Predict Outcomes - to guess what happens next orwhat happens in the end.Predicting outcomes work byactively engaging students with thetext or lesson so that he cancomprehend and predict the outcomeof certain actions might be (cause &effect,sequence,hypotheses). Withoutthe ability to predict there can be nocomprehension(Smith, 1995).
In literature, a prediction can beviewed as determining a charater’sresponse, or predicting plotoutcomes. These predictions canthen be used to construct a responseto literature, or a literary analysispaper.
Linden’s LibraryIt was a normal Saturday on Oak Street—the same morning dew sparklingon the grass, the same cherry blossoms swaying in the breeze, the samedaffodils bursting with color. Yes, as far as anyone could tell, it was anormal day in Washington, D.C.When Katie awoke, she got dressed, brushed her teeth and hair, andchecked her “to do” list. Then she hurried down for breakfast: rich, fluffy,chocolate-chip pancakes; fresh orange juice; crispy bacon; and crunchy,buttered toast. Katie’s stomach growled loudly.“Smells good, Mom,” Katie said.“Good morning!” her mother chimed happily. “Eat up. You sound likeyou’re starving to death!” Katie sat down and ate. “So what’s on theagenda today, Katie?”“Today I have the Library Club with June and Cat,” Katie said. As soon asshe finished eating, she scraped her plate (even though there was barely acrumb on it) and went outside.Katie loved everything to do with nature. She wanted to be anenvironmentalist when she grew up. She sat in her favorite spot under the
massive cherry tree, where she had a spectacular view of theWashington Monument. Before heading to the library, she thought ofwhat to do with her week of spring break.As Katie sat down on the rug of Linden’s Library with her best friendsJune and Cat (short for Catherine), she noticed a new book on thetable. Its title was Wild Safari. When the librarian said they could picktheir books, Katie ran to the table and snatched the book beforeanyone else could. Then she walked over to the checkout counter,where Linden stood.Linden was a tall, lanky man with blazing blue eyes that werestrangely magnified by his green glasses. He had brown hair styled ina stubbly crew cut. He was about 35 years old, Katie thought. Most ofthe time he was cheery, and he always told the truth. “Hello, Katie,”he said.“Hi, Linden,” said Katie. “I was wondering if I could check out thisnew book.” She showed him Wild Safari.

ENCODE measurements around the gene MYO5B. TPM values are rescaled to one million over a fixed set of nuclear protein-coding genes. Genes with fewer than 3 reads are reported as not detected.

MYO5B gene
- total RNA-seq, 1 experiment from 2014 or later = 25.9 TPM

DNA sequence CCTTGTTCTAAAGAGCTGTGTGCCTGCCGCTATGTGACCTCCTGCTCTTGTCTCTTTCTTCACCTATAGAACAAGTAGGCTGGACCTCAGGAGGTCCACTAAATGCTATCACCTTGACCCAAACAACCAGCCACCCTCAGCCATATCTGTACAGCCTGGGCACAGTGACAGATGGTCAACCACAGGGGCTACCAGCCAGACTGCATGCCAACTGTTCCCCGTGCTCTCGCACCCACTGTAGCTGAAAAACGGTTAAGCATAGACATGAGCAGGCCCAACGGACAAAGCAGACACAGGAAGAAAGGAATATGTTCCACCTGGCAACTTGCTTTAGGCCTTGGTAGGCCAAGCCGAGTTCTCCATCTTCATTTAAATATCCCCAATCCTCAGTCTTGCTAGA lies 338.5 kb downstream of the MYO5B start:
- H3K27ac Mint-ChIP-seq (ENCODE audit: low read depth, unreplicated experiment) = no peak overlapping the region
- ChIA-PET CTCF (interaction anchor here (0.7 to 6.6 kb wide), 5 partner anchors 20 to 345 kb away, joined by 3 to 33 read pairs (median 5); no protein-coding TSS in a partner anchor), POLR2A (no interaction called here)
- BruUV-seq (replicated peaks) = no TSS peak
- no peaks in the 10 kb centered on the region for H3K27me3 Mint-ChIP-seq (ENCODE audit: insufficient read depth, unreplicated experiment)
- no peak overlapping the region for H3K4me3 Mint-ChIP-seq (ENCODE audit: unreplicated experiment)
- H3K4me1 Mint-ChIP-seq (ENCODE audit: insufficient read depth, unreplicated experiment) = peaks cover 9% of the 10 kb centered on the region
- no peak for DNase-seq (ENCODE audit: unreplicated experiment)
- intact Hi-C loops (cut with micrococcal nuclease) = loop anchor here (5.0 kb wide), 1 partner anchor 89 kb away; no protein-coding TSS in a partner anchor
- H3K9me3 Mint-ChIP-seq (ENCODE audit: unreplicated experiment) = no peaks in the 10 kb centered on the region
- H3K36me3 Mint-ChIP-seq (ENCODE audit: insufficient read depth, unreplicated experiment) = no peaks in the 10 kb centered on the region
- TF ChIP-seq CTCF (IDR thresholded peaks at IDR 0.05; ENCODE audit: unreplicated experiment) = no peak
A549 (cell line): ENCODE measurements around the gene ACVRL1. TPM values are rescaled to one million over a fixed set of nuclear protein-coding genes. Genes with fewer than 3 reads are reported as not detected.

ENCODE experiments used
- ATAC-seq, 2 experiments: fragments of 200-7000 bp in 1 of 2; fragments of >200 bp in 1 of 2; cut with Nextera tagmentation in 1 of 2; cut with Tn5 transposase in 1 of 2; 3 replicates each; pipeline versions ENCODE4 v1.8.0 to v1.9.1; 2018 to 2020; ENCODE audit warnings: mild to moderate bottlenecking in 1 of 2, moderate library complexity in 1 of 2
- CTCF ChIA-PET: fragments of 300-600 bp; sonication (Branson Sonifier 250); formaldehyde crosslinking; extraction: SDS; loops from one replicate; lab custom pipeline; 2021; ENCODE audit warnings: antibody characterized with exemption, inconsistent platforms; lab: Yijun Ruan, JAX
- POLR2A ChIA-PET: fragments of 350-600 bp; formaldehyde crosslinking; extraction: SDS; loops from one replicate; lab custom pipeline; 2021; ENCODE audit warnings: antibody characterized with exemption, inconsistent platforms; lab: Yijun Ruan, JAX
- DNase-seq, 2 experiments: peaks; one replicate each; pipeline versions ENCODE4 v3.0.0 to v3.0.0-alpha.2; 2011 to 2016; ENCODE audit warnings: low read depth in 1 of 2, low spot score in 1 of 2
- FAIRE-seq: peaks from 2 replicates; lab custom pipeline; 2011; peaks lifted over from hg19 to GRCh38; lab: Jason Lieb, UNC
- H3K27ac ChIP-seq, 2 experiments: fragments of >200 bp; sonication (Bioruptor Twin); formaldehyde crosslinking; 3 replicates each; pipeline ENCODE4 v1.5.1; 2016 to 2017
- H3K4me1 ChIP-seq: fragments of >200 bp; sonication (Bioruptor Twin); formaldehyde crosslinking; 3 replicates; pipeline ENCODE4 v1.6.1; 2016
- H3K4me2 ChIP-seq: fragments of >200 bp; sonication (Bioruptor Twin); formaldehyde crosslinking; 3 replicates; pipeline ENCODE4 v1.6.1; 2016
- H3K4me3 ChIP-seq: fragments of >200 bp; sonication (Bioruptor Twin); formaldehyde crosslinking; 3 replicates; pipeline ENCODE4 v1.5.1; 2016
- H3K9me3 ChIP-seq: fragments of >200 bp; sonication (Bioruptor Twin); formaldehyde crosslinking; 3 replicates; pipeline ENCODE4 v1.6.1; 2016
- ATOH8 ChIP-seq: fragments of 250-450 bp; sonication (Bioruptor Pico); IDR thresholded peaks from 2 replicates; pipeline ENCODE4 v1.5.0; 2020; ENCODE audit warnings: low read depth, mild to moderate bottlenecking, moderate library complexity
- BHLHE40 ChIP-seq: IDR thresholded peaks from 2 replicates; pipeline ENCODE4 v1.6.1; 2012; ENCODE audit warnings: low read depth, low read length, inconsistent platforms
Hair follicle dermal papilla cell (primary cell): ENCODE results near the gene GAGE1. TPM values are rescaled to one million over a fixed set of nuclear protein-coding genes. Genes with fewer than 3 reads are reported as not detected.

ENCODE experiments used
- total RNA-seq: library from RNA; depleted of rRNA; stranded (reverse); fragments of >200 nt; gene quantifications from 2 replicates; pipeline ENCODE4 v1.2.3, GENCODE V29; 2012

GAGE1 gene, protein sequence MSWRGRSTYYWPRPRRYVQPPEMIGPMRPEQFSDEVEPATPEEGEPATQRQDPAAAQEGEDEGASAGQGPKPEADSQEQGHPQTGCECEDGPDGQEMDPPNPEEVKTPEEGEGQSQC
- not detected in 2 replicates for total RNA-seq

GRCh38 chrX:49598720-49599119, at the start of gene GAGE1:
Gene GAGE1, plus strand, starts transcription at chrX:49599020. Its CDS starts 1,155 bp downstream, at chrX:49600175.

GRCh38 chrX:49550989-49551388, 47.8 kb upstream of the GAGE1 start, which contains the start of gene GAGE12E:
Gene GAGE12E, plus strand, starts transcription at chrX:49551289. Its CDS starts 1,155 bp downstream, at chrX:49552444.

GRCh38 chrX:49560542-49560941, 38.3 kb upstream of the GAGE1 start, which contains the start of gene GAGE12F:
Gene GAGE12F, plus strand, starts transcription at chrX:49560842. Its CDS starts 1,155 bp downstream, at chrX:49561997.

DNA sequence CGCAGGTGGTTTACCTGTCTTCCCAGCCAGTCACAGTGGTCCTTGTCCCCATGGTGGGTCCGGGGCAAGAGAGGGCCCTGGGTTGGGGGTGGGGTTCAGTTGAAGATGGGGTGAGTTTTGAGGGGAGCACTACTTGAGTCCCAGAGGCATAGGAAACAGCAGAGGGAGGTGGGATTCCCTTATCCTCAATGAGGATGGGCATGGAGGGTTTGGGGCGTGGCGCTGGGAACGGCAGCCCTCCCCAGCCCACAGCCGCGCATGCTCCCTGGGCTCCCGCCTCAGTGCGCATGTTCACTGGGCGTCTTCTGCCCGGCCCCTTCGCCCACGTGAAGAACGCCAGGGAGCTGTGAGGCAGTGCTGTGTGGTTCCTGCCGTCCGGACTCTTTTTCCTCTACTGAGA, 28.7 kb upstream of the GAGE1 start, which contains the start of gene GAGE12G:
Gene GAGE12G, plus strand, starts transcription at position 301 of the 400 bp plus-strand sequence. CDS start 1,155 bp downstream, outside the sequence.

“I wouldn’t take that book, Katie,” Linden said.“Why?” asked Katie.“Because if you take that book, bad things will happen,” Linden said.Katie gave him a puzzled look. “What kind of things?” she asked.“I don’t know, but they’ll be bad,” Linden warned.“Well, will you still allow me to check out the book?” Katie asked.“Yes, but only because I think I know how to stop the bad stuff if it doeshappen,” Linden replied.So Katie checked out the book and went to find June and Cat. She sawthat June was holding The Long Winter and Cat had The Secret Garden.Katie shared with them every word of her conversation with Linden.“That’s odd,” said June. “Normally he tells the truth, but I think he’strying to scare you. After all, it’s only a book, right?” But somehow herwords didn’t convince Katie.Katie’s thoughts were unsettled, so she went to her favorite spot, whereshe could always make sense of things. She sat down under the tree andstarted to read the book. It was full of jungle animal adventures—everything from anteaters to zebras. After reading three chapters,
she brought the book inside and put it on her nightstand.That evening, after eating a scrumptious dinner, Katie went to herroom to change into her pj’s. She went to the living room to watchTV with her family, and then she retreated to her room so she couldread more. When she got to the ninth chapter, she fell asleep. That’swhen the madness began.When Katie woke up, her world was upside-down. Everything insight was covered in ivy, and it seemed to be growing out of herbook! She grabbed desperately for some scissors and went outside.The landscape couldn’t have been more different. All of Washingtonwas covered with ivy—even the Washington Monument! She ranback inside and jumped on her mom to wake her up. When her momopened her eyes, she screamed, which woke up her dad, who alsoscreamed. They seemed to be frozen with fear! Katie decided thatthey were no help, so she ran to her friend June’s house. They werejust waking up and didn’t see the ivy because it wasn’t inside theirhouse. They were all shocked to see Katie there and wondered whyshe looked so flustered. “Look outside,” she said in little more than a
whisper. They all went outside, and their reaction was the same asKatie’s parents. June was the only one who didn’t freeze with fear.“June,” Katie said, ”do you have any clue how this happened?”“No,” June said, trembling, “but let’s think over the conversation youhad with Linden.”“Good thinking,” said Katie. They went to June’s room and talked foran hour. Finally, Katie remembered that Linden had said that he knewhow to stop the bad stuff if it happened.“Let’s pay him a visit,” said June.They both ran to Linden’s house. They could tell everything wasgetting worse—animals were everywhere, and the ivy was gettingthicker. They had to cut the ivy with Katie’s scissors just to ring thedoorbell at Linden’s house! When he answered the door, Katie asked,“Can we stop it?”Linden said just one word before he fainted. The word was “shred.”“He must mean shred the book!” Katie said. She and June ran as fastas they could to Katie’s house and tried to find their way through thethick ivy to the book. When they eventually got to the book, Katie and
June beat and shredded the book until it let out a strange shriek,sucked in all the ivy and animals that had escaped its pages, andvanished.No one except Katie and June knew what really happened thateerie day. To this day, they still look for the mysterious book. Whoknows where it will appear next . . . ?